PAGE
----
have won more Dominion
Cups, a total of eight, than any
other Canadian soccer team.
RUGBY
T'Birds defeated Barbarians
12 to 11; without the services
of captain Jimmy Mitchell who
was injured with only two minutes gone in the contest. Gary
Rowles scored two tries; Chuck
JERE MITCHELL
. . . short game
Plester   and  Bob   May   scored
one each.
Braves were blanked by
Meralomas 16 to nothing;
Hawks walloped Barbarian II,
41 to zero; and Totems were
shellacked by Meralomas I,
30-nil.
T'Birds in good field position
throughout the game and set up
the winning score.
Bob Sweet scored both Bird
touchdowns, the first coming
with 3 minutes remaining in
the first quarter. Sweet burst
over from ten yards out behind
a fine block by Bop Paulley
and the convert was missed to
give the home club a 6-0 lead.
The lead held up until Dick
Curtis scored for the Vikings
on a 15 yard pass with five minutes left in the third quarter.
The convert was good and PSC
jumped in front for the first
time 7-6.
Sweet scored the clincher for
UBC midway through the final
frame and Ken Danchuk kicked the convert to make the
score 13-7.
Semantics Dept.—Bird mentor Frank Gnup thought his
boys "played a hell of a game".
This in Gnupese means that
his club played a real fine
game . . . Line coach Lome
Davies stated that "everyone
did a job".
During the game . . . Some
wag in the press box suggested
after Bob Sweet's second touchdown that PSC was "being
forced to take the gitter with
the Sweet".
After the game . . . Assistant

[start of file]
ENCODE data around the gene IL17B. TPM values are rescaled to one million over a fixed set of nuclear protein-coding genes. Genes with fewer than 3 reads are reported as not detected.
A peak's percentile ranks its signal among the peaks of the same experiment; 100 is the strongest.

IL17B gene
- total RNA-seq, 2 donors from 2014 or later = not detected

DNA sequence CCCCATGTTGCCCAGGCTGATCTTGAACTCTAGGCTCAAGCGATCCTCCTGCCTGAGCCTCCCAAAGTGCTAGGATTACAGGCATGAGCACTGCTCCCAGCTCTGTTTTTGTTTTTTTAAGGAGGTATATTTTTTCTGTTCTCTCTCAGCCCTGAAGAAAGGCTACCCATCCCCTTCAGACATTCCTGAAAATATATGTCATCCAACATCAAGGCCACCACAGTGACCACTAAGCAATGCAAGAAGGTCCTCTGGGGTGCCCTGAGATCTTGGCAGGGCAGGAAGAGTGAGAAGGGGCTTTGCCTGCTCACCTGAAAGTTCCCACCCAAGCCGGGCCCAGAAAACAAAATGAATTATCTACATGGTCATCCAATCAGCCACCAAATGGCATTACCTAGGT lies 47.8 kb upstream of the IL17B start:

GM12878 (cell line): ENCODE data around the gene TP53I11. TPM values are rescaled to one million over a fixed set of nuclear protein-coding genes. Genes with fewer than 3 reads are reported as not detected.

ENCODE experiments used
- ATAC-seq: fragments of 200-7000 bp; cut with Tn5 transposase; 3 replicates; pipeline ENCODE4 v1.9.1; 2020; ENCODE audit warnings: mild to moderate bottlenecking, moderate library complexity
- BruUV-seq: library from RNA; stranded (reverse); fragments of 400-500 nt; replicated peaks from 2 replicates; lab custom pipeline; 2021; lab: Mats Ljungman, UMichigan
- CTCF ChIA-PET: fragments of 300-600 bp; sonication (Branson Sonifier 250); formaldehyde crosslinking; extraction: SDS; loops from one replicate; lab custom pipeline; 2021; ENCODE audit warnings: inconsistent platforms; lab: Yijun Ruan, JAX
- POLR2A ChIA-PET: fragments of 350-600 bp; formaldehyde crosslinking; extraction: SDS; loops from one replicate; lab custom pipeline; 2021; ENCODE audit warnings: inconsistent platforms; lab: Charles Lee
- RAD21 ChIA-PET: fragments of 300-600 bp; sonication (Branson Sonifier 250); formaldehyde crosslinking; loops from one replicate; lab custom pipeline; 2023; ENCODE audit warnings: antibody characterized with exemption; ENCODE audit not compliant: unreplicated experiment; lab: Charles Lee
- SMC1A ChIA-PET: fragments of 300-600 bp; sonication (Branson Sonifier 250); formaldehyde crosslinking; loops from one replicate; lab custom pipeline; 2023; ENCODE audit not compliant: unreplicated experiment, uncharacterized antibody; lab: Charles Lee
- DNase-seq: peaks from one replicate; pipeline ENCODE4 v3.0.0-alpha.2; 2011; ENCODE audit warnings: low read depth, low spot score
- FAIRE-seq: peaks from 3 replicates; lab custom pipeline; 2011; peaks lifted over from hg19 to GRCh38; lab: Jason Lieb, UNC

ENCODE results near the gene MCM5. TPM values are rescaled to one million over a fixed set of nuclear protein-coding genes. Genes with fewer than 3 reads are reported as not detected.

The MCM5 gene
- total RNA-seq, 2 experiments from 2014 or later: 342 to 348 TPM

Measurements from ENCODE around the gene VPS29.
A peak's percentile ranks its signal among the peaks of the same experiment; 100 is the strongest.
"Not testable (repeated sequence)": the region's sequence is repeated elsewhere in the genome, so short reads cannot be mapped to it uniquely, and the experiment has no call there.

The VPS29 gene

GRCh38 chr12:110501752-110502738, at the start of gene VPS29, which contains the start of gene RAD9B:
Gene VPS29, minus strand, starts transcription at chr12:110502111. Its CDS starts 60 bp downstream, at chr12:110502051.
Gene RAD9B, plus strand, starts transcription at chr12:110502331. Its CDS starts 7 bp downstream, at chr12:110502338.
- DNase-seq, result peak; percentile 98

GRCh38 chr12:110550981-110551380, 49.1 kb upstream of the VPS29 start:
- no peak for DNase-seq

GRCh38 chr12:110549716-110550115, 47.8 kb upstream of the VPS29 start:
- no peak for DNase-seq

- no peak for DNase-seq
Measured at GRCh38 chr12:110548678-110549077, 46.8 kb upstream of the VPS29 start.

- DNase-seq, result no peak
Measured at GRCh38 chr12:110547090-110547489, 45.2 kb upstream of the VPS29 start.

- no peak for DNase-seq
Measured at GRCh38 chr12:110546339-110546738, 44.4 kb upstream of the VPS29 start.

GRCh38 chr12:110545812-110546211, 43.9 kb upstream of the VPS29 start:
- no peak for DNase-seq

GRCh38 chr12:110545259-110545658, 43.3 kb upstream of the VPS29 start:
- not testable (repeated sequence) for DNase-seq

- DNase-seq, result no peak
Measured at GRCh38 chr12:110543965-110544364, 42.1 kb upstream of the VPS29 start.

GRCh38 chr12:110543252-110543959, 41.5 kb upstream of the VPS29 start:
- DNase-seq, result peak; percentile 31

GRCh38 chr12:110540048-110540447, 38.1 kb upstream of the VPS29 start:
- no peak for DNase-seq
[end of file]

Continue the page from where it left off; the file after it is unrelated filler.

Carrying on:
Viking coach Roy Love, doing
the spotting for his team,
claimed that Bird QB Roger
Hardy "is the finest quarterback we've played against this
year."
. . . Noticed that UBC came
up with 5 interceptions for the
second week in a row. This
was due in part to an alert defensive gackfield and due mostly to the fact that PSC quarterbacks were throwing up "buckets of garbage" all afternoon.
Bud McRae was UBC's top
garbage collector with two. Page 8
THE     UBYSSEY
Wednesday, October 14, 1964
'tween classes
Addiction spectre
today
on screen
Drug addicts are especially invited to free film on drug
addiction "Vulture on My Veins" noon today in  Bu.  104.
Film is sponsored by the Associated Full Gospel Students.
•    •    •
NCF
Re-scheduled general meeting to elect executive at noon
today in Bu. 227. All natives
are urged to attend. All others
welcome.
•    •    •    •
VOC
General meeting noon today
in the Hebb Theatre. Rock
climbing lecture at noon Thursday in Chem. 150.
• •    •
NDC
Organizational meeting in
Bu. 203 at noon today. All
members and those interested
please attend.
• •    •
G. M. DAWSON CLUB
D. Rotheringham will speak
on The Geology of the Endako
noon today in F. and G. 102.
• •    •
PRE-MED SOC
Illustrated lecture on Modern Trends in Psychotherapy.
Election of first and fourth
year reps noon today in West-
brook 100.
• •     •
EL CIRCULO
Meeting Friday noon in Bu.
204. All students interested in
Spanish culture are cordially
invited  to attend.
• •     •
COMMUNITY   PLANNING
Heart of the City part four
of the current film series will
be shown in La. 102 today at